Monday, December 1, 2008

Social Networking Through MySpace

When Web 2.0 had made its arrival, life on the internet was about to undergo a dramatic change. The user-based feature of Web 2.0 is an important aspect in its success. The participation of users helps to create and maintain the effectiveness of these new applications. The access to information became easier and interaction between others started to become more vital. A new form of social networking became possible through the use of the Internet. There was a new way to connect with family, friends and others from the seat in your own home. With the increasing amount of users, the creation of MySpace helped people interact from all over the country. MySpace implements many creative features to help people make unique profiles and network themselves through a crowd of millions. Many perceive the person to be who they are by the way the present themselves. MySpace generates a tremendous audience which can create an overwhelming tension of how the user participates within this new online community; whether the participant uses the website for social networking or creating a profile for personal use.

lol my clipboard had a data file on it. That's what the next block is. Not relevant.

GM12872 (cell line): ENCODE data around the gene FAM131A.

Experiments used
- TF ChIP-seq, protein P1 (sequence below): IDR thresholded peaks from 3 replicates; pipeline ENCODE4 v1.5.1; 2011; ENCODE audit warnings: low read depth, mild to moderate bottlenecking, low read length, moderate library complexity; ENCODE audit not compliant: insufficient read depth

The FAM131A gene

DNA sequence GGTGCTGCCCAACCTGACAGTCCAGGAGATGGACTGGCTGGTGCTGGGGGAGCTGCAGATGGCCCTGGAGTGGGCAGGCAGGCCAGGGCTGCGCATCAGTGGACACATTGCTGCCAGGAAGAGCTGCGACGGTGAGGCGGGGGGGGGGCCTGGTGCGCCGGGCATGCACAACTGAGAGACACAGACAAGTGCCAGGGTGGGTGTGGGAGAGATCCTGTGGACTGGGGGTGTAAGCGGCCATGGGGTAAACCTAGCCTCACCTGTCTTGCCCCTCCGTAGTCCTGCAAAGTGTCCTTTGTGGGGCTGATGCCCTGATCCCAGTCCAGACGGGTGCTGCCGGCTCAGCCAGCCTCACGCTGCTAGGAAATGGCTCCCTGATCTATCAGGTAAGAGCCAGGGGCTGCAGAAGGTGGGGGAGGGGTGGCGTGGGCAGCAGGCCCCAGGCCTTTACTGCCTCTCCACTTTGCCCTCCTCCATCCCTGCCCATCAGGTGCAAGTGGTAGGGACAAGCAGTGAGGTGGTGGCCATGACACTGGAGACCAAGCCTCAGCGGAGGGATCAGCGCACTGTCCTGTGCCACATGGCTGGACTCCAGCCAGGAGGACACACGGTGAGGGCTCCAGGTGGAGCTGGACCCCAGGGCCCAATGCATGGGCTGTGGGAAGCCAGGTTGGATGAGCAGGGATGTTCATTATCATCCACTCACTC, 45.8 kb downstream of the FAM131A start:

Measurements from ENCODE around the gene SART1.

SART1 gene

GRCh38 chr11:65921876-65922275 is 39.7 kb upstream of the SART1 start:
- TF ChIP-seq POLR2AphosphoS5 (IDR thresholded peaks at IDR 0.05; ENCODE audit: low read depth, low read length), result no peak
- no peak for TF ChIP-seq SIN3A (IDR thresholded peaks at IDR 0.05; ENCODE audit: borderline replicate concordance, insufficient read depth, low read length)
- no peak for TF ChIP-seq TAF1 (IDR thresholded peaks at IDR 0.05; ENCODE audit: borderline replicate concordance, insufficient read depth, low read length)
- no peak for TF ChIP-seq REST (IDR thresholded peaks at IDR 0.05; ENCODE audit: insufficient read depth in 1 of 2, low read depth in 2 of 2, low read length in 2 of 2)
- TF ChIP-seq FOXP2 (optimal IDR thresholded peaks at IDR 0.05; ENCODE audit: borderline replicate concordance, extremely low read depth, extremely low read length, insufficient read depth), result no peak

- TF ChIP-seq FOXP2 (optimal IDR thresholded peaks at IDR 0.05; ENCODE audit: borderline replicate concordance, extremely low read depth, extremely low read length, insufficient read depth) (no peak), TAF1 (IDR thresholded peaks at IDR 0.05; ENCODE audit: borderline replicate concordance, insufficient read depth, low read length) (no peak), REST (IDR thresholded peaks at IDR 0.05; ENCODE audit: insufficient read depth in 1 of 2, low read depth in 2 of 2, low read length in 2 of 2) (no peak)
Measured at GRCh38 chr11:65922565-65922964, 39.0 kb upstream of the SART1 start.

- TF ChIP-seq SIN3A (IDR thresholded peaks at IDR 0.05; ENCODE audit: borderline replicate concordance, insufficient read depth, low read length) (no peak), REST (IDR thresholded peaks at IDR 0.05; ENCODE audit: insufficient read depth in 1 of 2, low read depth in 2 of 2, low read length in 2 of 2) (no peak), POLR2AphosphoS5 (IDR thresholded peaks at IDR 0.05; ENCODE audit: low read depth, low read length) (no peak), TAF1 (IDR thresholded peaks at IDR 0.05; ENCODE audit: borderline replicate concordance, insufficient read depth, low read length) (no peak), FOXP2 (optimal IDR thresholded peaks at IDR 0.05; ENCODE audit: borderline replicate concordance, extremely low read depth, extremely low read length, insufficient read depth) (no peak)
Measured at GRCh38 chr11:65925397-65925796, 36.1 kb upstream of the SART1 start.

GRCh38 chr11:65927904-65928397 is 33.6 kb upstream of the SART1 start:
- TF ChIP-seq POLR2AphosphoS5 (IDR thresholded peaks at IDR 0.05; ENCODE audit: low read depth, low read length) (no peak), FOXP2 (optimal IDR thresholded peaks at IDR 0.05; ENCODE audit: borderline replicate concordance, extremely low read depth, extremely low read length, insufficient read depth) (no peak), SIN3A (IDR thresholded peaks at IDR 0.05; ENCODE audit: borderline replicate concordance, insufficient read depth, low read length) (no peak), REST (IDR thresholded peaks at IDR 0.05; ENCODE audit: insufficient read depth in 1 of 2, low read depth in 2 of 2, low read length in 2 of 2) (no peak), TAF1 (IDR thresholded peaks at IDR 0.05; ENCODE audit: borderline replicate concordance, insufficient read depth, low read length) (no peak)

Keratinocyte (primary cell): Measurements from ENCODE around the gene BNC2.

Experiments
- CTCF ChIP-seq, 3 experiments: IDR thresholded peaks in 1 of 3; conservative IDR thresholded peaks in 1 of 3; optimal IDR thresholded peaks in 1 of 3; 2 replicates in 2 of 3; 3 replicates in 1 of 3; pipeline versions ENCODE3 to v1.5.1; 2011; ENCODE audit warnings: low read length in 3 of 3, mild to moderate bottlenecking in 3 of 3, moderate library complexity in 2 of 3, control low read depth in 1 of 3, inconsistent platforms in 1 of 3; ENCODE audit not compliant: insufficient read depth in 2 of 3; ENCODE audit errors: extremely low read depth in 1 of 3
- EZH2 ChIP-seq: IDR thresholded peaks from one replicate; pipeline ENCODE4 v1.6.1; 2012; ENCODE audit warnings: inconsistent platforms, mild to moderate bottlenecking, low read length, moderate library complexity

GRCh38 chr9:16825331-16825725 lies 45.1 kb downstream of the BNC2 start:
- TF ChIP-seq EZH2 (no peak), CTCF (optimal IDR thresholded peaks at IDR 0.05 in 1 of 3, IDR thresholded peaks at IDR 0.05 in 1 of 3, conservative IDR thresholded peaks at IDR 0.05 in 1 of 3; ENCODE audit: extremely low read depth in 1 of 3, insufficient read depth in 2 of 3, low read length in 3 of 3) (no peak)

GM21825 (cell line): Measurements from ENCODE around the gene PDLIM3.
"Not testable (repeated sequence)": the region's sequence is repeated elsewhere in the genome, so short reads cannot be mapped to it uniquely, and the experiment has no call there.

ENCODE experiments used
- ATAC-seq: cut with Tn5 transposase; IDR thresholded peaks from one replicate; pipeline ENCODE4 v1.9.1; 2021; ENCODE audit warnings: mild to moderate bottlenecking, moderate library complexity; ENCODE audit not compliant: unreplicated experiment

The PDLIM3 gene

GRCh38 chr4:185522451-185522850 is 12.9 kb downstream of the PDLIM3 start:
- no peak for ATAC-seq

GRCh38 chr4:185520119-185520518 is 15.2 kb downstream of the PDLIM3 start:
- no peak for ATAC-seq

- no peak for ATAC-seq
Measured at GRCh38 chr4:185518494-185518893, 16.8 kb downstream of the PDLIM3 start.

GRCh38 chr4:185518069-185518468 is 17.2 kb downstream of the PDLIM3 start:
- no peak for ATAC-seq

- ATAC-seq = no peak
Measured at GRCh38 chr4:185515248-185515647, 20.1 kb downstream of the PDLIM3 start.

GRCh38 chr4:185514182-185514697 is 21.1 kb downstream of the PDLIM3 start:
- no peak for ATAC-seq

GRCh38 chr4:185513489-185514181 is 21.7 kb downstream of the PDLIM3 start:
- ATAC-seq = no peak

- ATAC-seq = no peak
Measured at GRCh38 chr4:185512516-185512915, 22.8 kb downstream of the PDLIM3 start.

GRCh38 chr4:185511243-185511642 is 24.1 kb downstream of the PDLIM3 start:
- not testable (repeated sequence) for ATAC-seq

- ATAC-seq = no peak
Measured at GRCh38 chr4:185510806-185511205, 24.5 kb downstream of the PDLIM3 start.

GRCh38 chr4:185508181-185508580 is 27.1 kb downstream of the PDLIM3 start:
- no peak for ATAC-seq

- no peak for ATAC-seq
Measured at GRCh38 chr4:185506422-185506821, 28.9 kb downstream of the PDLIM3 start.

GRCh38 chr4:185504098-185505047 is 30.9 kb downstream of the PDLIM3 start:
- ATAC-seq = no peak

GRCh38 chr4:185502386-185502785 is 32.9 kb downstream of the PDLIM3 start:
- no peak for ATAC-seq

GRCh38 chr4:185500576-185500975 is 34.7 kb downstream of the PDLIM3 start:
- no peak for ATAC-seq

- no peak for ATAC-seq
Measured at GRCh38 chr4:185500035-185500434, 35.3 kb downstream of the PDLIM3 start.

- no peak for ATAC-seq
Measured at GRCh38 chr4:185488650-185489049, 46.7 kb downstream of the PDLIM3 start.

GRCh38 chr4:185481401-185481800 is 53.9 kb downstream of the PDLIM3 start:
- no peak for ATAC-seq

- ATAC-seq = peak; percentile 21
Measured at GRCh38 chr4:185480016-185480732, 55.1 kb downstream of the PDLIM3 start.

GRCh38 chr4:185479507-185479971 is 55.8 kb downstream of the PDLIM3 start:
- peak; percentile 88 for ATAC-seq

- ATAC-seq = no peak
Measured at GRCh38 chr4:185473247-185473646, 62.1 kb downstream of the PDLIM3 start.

I will start with a brief history of MySpace and how this Web 2.0 application came into existence. Although Wikipedia is not considered a scholarly source by many, the website did provide a great detail of the history and the beginning of MySpace. MySpace was born in the fall of 2003, as a new and improved version of MySpace was launched that November with the help of Chris DeWolfe (CEO) and Tom Anderson (President), both were employees for eUniverse. MySpace originally was owned by, Inc. The purpose of the website was for MySpace to be a data sharing site. Within two years of its creation, MySpace quickly became one of the biggest and most successful social networking websites ever created. EUniverse took the liberty and the incentive to make 20 million of its users and e-mail subscribers aware of the new creation. In the spring of 2005, MySpace had successfully obtained 27 million users and a growth rate of 400 percent since the start of that year; MySpace also surpassed with more hits and number of pages viewed per month, not forgetting that the average viewer spent one hour and forty three minutes on MySpace per month (New York Times). People can sit distracted for hours looking at profiles of friends, local bands, or even search for people with common interests. It is no wonder why people have gained such a fascination with MySpace; you are connected to practically everyone by the click of a mouse. Less than two years after MySpace made its explosive entrance into the Web 2.0 world, it was bought by Rupert Murdoch (Chief Executive of News Corporation, parent company of Fox Broadcasting) for $580 million dollars. No matter how much MySpace was sold for, it still remains free of cost for its users. The amount of users can dramatically decrease with a financial fee for its services. Less people will be reluctant to try it if they have nothing to lose. This idea of free participation led to the large community that began and still exists today. Since MySpace has been purchased, Fox has moved it to a larger global scale. It is now possible for users in Europe, China and other countries around the world to participate in this social network.